The NPRM also seeks comment on:
- Whether to make support available to any unserved area in the nation or to target support by making it available in a limited set of unserved areas.
- Minimum performance and coverage requirements that should be established for the service to be supported by the Mobility Fund.
In this NPRM, the FCC seeks comment on the creation of the Mobility Fund to provide an initial infusion of funds toward solving persistent gaps in mobile services through targeted, one-time support for the buildout of current and next-generation wireless infrastructure in areas where these services are unavailable. Specifically, the Commission seeks comment on the following proposals for the Mobility Fund:
- It proposes to use $100 million to $300 million from the USF to create the Mobility Fund. The FCC proposes to proceed by using a portion of the several hundred million dollars in annual USF support voluntarily relinquished by Verizon Wireless and Sprint Nextel, which, as noted above, the Commission recently reserved as a down payment on broadband USF reform, so that the overall burden on consumers will not increase as a result of these proposals.
- It proposes to use a reverse auction — in which the potential providers of services in identified unserved areas compete for support from the Mobility Fund — to determine which providers get support, which specific geographic areas will receive support, and at what levels.
- It proposes to identify the areas unserved by advanced mobile wireless services and seek comment on alternative ways by which the FCC could distribute Mobility Fund support to those unserved areas. Specifically, the FCC proposes to use coverage data compiled by American Roamer and population data from the Census Bureau to identify unserved areas. The FCC seeks comment on whether to make support available to any unserved area nationwide or whether to further target support by making it available in a limited set of unserved areas, such as those in counties or states where the percentage of the population with access to 3G services is more than three percentage points below the percentage of nationwide population with such access, which according to data currently available is 98.5 percent. The FCC seeks comment on whether it should target Mobility Fund support in this way or whether the FCC should direct the Mobility Fund based on different criteria or in some other way.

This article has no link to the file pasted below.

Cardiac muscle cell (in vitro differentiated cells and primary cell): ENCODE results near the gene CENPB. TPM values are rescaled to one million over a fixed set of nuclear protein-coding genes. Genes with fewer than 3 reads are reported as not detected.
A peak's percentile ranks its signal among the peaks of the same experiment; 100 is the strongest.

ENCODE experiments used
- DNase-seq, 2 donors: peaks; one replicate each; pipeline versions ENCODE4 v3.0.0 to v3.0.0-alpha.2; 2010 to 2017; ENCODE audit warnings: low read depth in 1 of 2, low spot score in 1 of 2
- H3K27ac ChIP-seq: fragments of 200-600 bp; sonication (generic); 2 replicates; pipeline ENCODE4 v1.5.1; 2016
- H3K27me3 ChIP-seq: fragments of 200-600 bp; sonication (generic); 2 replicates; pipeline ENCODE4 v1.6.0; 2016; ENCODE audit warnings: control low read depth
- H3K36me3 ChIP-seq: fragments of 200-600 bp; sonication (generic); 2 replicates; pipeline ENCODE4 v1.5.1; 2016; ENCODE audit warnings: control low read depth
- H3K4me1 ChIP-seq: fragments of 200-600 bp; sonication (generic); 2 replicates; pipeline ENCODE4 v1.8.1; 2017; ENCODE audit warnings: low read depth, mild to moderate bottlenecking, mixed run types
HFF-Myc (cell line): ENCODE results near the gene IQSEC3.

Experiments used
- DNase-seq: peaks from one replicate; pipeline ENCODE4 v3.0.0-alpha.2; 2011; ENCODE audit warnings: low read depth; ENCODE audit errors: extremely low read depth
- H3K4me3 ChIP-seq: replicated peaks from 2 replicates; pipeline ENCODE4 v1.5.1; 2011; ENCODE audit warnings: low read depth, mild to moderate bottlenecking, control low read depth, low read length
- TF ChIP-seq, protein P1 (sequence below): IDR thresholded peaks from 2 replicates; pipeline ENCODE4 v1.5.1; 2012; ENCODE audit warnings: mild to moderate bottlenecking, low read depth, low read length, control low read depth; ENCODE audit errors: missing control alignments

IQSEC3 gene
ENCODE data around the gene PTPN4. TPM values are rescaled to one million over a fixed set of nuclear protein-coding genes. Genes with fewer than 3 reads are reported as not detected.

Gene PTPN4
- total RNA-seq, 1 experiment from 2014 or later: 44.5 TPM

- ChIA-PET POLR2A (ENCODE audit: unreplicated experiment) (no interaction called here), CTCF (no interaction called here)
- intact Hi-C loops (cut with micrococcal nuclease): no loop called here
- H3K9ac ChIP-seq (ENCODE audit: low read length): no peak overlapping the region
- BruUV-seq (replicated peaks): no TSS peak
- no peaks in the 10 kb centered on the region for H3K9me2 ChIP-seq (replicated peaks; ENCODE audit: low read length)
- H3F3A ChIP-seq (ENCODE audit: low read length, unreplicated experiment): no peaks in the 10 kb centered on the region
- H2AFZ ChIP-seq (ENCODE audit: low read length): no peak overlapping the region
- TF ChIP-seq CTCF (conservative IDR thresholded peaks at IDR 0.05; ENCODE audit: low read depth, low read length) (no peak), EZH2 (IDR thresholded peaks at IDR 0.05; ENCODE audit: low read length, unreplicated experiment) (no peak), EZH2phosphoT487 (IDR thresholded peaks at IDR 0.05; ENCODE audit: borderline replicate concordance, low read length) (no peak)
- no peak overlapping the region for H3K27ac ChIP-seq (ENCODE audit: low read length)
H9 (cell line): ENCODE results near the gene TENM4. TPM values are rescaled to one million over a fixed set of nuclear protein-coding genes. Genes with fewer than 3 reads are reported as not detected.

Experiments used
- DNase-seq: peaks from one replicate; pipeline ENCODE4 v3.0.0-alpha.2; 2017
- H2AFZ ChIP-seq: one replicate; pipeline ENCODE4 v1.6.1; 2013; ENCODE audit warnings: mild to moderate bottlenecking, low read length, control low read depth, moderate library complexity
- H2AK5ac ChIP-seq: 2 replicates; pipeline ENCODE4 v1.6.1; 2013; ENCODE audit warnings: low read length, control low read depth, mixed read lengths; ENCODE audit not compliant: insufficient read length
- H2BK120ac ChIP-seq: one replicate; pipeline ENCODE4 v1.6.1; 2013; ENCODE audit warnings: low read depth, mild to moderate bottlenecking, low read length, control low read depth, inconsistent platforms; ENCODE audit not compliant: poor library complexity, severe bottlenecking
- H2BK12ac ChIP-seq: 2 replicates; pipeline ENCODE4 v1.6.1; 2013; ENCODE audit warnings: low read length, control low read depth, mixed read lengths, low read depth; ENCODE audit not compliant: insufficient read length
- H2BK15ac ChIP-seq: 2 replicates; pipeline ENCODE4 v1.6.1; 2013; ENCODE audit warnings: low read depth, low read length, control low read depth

- The FCC seeks comment on the minimum performance and coverage requirements it should establish for the service to be supported by the Mobility Fund, and on other ways to structure the support so as to ensure delivery of the desired service.
- The FCC proposes the following eligibility requirements for those seeking support from the Mobility Fund: (1) a provider must be designated (or have applied for designation) as an ETC for the area in which it seeks to provide service; (2) a provider must have access to spectrum capable of 3G or better service in the geographic area that it will serve; and (3) a provider must certify that it is financially and technically capable of providing service within the specified timeframe.
- The FCC proposes performance standards suitable for assessing and managing the program; mechanisms to deter waste, fraud, and abuse; and methods to recover improperly disbursed or used funds.
While supporting the initiative, Commissioner Meredith Baker noted: “With respect to the Mobility Fund itself, I note that the Fund would be created through a one-time payment. Operationally, I have a concern as to whether a one-time support mechanism will prove sustainable to provide mobile broadband services in unserved areas, or whether this effort will lead to a future further drain on resources to maintain the expanded infrastructure.”
Comments in this WT Docket No. 10-208 proceeding will be due 45 days after publication of the item in the Federal Register, and replies will be due 30 days thereafter.
BloostonLaw contacts: Hal Mordkofsky, Ben Dickens, Gerry Duffy, John Prendergast, and Mary Sisak.
FCC Seeks Comments On Problem Of “Bill Shock”
The FCC, at its open meeting last week, adopted a “bill shock” Notice of Proposed Rulemaking (NPRM) that would require mobile service providers to provide usage alerts and information that will assist consumers in avoiding unexpected charges on their bills. Our clients should participate in this rulemaking to make sure that any procedures adopted to guard against “bill shock” do not impose unrealistic and unjustified accounting and notification expenses on small and rural carriers, at a time when they can ill afford more costs.